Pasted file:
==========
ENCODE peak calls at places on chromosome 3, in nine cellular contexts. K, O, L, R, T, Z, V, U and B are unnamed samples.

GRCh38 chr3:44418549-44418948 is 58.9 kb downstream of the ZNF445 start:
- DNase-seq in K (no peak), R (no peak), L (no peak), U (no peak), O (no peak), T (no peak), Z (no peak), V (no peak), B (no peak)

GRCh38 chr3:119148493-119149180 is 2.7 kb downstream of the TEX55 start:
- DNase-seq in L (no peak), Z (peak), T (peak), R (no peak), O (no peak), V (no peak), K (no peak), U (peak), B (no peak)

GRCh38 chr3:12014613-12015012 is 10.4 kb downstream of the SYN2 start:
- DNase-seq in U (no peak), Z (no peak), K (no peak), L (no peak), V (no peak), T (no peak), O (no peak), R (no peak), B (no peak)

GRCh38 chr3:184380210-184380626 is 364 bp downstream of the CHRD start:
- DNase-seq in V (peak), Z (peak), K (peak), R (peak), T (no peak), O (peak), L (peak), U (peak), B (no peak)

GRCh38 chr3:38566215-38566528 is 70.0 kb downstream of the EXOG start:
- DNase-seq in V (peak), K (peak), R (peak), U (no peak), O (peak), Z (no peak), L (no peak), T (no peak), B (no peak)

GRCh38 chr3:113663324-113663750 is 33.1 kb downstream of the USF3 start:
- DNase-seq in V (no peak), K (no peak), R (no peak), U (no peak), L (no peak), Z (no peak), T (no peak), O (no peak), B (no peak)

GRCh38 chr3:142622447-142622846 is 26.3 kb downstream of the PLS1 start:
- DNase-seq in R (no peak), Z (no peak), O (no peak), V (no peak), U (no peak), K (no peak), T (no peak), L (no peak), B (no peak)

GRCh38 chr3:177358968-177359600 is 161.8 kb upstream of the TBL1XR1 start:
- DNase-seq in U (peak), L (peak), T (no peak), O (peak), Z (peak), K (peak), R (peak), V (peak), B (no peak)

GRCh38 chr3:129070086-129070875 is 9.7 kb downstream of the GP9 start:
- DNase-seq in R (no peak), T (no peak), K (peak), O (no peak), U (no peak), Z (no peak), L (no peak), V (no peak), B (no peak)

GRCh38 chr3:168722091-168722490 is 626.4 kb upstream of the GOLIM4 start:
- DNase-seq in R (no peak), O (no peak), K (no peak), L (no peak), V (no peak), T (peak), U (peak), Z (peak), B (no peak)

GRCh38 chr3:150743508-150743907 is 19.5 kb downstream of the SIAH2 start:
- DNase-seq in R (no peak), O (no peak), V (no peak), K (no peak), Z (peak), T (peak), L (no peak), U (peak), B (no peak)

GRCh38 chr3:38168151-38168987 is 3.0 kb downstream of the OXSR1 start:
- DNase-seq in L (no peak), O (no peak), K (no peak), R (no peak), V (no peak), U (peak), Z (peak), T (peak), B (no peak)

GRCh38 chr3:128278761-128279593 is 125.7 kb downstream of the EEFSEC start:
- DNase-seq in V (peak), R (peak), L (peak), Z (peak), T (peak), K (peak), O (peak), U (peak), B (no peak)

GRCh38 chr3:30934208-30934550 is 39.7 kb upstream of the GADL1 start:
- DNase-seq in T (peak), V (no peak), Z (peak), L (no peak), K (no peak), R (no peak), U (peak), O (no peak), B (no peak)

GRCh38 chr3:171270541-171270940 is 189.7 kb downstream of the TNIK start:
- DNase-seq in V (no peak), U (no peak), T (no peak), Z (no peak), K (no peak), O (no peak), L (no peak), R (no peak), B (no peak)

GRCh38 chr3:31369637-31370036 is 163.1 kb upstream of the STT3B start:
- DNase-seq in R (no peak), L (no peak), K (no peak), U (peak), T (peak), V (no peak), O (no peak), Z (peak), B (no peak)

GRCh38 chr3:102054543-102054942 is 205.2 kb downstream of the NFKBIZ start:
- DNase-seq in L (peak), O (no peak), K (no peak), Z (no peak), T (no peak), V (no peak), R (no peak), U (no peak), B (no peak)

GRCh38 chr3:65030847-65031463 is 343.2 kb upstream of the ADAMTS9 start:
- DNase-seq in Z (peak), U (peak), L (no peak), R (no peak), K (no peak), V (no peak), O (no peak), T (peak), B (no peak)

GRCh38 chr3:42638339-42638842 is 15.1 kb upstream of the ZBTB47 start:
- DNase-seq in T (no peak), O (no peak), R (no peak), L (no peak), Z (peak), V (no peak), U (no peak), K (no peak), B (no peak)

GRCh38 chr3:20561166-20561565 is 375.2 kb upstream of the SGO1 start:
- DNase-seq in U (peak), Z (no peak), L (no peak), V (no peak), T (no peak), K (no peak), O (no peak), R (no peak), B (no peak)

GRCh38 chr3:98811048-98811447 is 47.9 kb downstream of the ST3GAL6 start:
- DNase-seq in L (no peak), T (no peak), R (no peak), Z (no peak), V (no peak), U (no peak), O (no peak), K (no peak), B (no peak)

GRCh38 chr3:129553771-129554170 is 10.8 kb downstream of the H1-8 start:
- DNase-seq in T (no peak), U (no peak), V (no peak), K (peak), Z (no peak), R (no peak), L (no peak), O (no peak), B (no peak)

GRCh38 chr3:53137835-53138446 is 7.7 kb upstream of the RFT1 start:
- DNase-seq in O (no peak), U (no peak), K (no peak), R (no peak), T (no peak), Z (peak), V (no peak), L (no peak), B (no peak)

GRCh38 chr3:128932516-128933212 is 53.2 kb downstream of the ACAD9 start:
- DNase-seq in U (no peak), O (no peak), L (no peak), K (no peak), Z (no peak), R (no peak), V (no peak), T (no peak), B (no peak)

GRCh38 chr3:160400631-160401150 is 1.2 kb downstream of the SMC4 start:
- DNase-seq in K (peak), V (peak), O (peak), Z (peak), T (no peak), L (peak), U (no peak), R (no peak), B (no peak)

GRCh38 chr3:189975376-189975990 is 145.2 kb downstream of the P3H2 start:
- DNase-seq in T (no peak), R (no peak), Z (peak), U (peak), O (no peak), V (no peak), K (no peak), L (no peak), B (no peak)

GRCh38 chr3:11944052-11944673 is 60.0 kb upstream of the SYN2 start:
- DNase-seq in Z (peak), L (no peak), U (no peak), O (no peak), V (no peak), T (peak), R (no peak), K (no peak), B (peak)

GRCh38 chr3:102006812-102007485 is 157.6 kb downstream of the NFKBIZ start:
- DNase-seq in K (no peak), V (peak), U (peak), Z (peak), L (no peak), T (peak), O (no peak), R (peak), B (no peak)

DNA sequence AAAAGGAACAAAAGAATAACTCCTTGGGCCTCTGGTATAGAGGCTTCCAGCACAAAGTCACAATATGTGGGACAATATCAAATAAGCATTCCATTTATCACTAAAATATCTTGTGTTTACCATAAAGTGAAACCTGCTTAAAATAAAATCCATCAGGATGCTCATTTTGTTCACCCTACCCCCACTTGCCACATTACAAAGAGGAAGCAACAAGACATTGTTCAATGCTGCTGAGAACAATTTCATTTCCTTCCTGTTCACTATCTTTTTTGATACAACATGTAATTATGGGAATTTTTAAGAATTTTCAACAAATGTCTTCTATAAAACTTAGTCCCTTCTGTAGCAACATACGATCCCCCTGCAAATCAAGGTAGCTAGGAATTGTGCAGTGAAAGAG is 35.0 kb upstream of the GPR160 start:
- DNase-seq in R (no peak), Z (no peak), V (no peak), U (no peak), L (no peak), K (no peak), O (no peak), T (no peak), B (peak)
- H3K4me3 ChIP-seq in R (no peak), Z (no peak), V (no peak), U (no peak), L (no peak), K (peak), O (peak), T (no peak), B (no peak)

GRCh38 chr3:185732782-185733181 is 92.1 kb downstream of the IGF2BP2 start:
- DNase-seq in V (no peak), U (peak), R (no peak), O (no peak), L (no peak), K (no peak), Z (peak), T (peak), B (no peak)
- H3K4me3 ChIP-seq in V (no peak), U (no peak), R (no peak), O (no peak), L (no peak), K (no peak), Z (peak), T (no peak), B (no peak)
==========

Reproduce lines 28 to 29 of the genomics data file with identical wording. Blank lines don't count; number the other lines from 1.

GRCh38 chr3:30934208-30934550 is 39.7 kb upstream of the GADL1 start:
- DNase-seq in T (peak), V (no peak), Z (peak), L (no peak), K (no peak), R (no peak), U (peak), O (no peak), B (no peak)